Shorting The Market: A stupid move at best
As we warned in early 2019, the political landscape would look like something out of the twilight zones. One almost feels compelled to subject those individuals to some form of shock therapy, but I digress; in short, this is just the beginning of the mad comedy show that will continue Until Nov. A polarised person is very easy to manipulate and hence as the levels of polarisation are soaring we expect this to feed into the markets. This should make the media’s job easier in terms of triggering the herd. However, any panic based action should be viewed through a bullish lens, unless the trend changes.
It is, therefore, possible that the crowd might start acting in a manner that defies logic; responding to good news in a bad way and reacting to bad news in a good way. There is also a possibility that the markets could experience two pullbacks; one could be minor and the other sharper in nature. We can’t predict the order, but needless to say, we view all sharp pullbacks through a bullish lens while the trend is up.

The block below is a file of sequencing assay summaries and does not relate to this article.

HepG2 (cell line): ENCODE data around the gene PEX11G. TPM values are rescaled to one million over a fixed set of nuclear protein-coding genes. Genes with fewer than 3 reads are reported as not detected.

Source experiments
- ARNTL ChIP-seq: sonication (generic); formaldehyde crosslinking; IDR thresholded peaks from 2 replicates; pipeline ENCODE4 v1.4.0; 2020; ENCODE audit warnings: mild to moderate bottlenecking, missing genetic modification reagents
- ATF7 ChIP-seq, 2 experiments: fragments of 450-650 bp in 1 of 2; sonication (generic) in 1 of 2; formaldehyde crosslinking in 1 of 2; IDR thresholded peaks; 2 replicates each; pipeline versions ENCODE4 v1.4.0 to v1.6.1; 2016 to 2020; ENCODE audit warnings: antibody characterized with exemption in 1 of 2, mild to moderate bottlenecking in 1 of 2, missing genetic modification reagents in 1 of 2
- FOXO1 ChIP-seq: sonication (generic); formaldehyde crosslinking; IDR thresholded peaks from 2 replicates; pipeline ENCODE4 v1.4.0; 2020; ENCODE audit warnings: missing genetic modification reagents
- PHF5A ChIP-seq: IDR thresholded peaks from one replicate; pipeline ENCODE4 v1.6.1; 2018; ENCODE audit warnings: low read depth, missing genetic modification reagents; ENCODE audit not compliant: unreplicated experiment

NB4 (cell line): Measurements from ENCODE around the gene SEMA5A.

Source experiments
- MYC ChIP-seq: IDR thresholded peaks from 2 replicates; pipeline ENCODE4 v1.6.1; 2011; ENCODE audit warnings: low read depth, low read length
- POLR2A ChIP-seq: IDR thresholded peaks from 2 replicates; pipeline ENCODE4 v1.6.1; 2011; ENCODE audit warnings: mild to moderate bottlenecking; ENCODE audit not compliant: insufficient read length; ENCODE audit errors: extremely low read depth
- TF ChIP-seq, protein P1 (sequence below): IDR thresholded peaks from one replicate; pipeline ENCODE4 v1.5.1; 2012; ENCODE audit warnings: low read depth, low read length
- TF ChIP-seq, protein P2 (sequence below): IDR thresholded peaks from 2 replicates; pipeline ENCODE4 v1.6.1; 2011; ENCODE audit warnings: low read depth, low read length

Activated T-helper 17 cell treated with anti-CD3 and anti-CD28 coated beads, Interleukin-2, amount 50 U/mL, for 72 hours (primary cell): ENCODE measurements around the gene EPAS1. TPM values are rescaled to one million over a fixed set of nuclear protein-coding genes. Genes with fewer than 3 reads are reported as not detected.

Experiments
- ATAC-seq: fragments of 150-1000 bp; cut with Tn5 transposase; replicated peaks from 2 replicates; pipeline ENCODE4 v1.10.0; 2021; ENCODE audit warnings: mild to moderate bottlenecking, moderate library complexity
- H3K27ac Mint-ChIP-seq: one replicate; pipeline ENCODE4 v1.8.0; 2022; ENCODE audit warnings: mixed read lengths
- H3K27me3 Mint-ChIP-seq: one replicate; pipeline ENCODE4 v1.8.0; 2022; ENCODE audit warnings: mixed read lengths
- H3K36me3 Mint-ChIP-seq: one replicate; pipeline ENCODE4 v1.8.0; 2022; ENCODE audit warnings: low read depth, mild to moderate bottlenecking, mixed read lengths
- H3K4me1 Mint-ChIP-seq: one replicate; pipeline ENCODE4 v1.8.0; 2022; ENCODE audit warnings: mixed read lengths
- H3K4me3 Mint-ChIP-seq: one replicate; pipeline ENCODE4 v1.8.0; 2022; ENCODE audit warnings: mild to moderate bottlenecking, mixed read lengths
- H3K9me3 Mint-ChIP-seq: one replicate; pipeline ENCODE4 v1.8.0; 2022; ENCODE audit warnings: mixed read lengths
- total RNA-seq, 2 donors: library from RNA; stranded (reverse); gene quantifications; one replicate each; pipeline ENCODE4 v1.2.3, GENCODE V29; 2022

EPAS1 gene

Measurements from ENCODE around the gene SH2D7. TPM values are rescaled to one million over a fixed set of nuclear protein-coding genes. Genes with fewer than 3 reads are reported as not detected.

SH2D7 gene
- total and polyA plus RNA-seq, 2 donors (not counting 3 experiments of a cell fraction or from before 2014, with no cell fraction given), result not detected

Zacks on why shorting the Market is dangerous
You could get tied up in a short squeeze
A “short squeeze” happens when prices move up substantially, causing panic among short-sellers, who then go into the market to buy shares back. The resulting demand raises prices even more. This vicious cycle strikes fear into the heart of any short seller. Because there is no cap on the upward price movement of a stock or bond, a short squeeze can represent an unlimited risk to the short seller.
Or receive the dreaded Margin call
If you short $1 million in Treasury bonds, the initial margin requirement is $1.5 million. You must thereafter maintain your margin level at 100 per cent. If T-bond prices rise and your short position is now worth $1.2 million, you will quickly receive a margin call from your broker to put up extra margin, in this case, an additional $200,000. If you don’t, your broker will liquidate your position, locking in your loss. Zacks